Can chickens fly? And how high?

All these chickens have flown up to a perch that is 5 foot high

Yes. Most chickens can fly but not far. I have around 300 chickens across 22 different breeds at the moment and some will whilst some won't. They fly to escape predators, roost at night and to make their foraging easier. All chickens except the naked necks have a full complement of feathers and most will use them at some point. Silkies are the only chicken that can not fly, they are missing the stiff quills in the middle of their feathers.

A chicken will generally only fly to a point it can see clearly like a branch or the top of a fence post. They also tend to fly up to a perch and then fly down rather than doing the whole thing in one go.

Some Chicken Flying Facts: The longest recorded flight of a chicken was 13 seconds and the furthest recorded distance was 301.5 feet. Chickens are agile can run at 9 to 10 mph.

Below: This chicken flew happily on to her coop roof.

As you know chicks grow in their primary flight feathers somewhere after 3 weeks depending on the breed. Some chicken breeds feather up faster than others.

I have had many a laugh watching my chicks first flights as they try out their little wings, most of which end in a heap of feathers or a tumble along the ground. It is all part of their learning process for later in life.

They can and will perform bursts of high intensity short range flights into the trees, or to avoid local squabbles or if startled or to arrive at the food trough first. 

Do chickens fly in the wild.

It's a survival thing. Our modern domesticated birds come from the wild jungle fowl of Asia and in the wild it is completely natural for them to fly. But not far as they live in a forest and the need is to be ale to fly into a tree.

So chickens can fly. Not very high or far, but they do fly. They don't get much practice and are selectively bred for other qualities like eggs and meat. You would not have hens in your backyard if they only laid 40 eggs a year and escaped every time you let them out.

Chickens, Guinea fowl and turkeys are all members of the large group of gallinaceous birds (order galliformes). Gallinaceous birds are mostly ground-dwelling and take to the air only to evade predators or other dangers.

All modern chickens are descended from jungle fowl which are a forest dwelling bird. The need to escape a predator by flying to the nearest tree or from one tree to another is what has driven their evolution.

Chickens, turkeys and guinea's will roost for the night in trees or other elevated places high above the ground and safe from most ground based predators. In the evening as it gets dark they will fly from the ground up to their night-time resting places. There is quite a lot of flapping about and moving around before the settle into their perch for the night.

Staying on the ground would be far too dangerous.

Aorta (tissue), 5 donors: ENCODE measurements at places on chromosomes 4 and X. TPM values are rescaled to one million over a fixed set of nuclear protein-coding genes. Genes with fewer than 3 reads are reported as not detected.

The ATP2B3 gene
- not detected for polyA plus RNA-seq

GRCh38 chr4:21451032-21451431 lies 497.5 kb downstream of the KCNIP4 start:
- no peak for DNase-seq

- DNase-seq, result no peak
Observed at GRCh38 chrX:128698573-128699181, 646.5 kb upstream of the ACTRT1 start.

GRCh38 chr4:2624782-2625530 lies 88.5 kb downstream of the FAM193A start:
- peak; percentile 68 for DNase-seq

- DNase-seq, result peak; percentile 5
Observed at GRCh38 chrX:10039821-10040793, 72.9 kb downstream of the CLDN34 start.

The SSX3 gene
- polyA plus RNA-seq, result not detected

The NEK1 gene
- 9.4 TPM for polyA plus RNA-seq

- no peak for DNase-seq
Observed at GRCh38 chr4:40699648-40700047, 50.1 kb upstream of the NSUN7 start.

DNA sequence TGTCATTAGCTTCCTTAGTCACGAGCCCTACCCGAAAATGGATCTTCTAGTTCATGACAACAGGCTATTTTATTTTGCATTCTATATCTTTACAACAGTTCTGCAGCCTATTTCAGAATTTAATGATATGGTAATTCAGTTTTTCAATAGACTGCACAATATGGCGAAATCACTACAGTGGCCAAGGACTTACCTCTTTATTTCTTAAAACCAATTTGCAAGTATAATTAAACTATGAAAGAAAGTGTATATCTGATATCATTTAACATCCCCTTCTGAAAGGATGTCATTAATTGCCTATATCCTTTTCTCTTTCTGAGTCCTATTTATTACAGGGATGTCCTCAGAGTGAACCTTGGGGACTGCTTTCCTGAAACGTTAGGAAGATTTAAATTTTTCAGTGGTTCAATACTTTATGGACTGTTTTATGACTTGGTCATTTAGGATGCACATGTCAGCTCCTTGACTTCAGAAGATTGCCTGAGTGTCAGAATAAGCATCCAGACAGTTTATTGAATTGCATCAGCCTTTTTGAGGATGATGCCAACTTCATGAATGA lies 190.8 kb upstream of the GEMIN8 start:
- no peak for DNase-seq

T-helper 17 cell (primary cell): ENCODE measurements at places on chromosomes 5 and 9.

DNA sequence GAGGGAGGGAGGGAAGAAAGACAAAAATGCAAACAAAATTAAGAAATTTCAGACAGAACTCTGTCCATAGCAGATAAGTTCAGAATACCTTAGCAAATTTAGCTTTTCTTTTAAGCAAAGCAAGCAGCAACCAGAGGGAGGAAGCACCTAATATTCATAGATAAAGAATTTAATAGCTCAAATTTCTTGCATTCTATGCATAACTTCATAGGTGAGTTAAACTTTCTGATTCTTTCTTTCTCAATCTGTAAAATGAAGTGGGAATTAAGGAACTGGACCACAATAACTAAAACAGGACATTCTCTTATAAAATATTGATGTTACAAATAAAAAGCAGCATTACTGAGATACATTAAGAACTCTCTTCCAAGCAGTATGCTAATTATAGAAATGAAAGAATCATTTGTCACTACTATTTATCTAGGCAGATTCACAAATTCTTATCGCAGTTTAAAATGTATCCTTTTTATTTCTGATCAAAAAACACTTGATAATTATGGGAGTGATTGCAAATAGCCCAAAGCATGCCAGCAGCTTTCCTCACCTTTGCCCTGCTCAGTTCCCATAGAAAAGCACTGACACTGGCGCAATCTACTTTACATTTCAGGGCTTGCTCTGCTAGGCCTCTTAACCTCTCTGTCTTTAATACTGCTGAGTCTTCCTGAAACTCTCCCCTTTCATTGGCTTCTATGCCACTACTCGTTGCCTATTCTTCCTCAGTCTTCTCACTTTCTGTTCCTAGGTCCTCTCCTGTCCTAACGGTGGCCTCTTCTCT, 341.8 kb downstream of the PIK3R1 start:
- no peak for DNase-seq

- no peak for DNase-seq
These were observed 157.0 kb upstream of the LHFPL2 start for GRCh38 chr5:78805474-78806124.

Are chickens good flyers?

No chickens are not good flyers at all. So what makes the chicken such a poor flyer?

  1. Their body - They are round and the wings are set quite high. This is and adaptation to give long powerful beats to get them off the ground quickly. The cost is streamlining and stamina.
  2. Wingspan and weight - A Barnevelder hen weighs in at 6 to 7 pounds and the rooster 8 to 10 pounds but chickens of this breed have a wingspan of 3 feet. This gives them a very high wing loading as they have a high body weight to wing surface area ratio. Compare to a bird like a hawk which has a body weight of around 3 pounds but a wing span in excess of 4 feet.
  3. The eyes - the really good flyers in the bird world have eyes forward on their heads. Think owls and the like. Chickens have eyes on the sides of their heads. Good for all round vision and looking for predators but a bit crap for flying. This is  why chickens often crash to the ground with heavy bump rather than graceful landing.
  4. Ancestry - Chickens were bred from a wild species call the red jungle fowl which were somewhat better filers than the modern bird. Their food is on the ground and the eyes and beak have adapted to match. Their feet are adapted for walking and perching. 
  5. Selective breeding - Humans have been tinkering with the chicken for hundreds of years. modern breeds are not a natural. They were created by selective breeding the red jungle fowl  to bring out or accentuate desired characteristics. This is artificial selection natural selection as they underwent in the wild. Chickens have been selected for egg or meat production and not their ability to survive. 

The flapping climb:

Most chicken keepers with and escape specialist in their flock have seen this one. It consists of flapping walk up the chain link fence to the top and they can accomplish this even with a clipped wing. 

Why do chickens fly?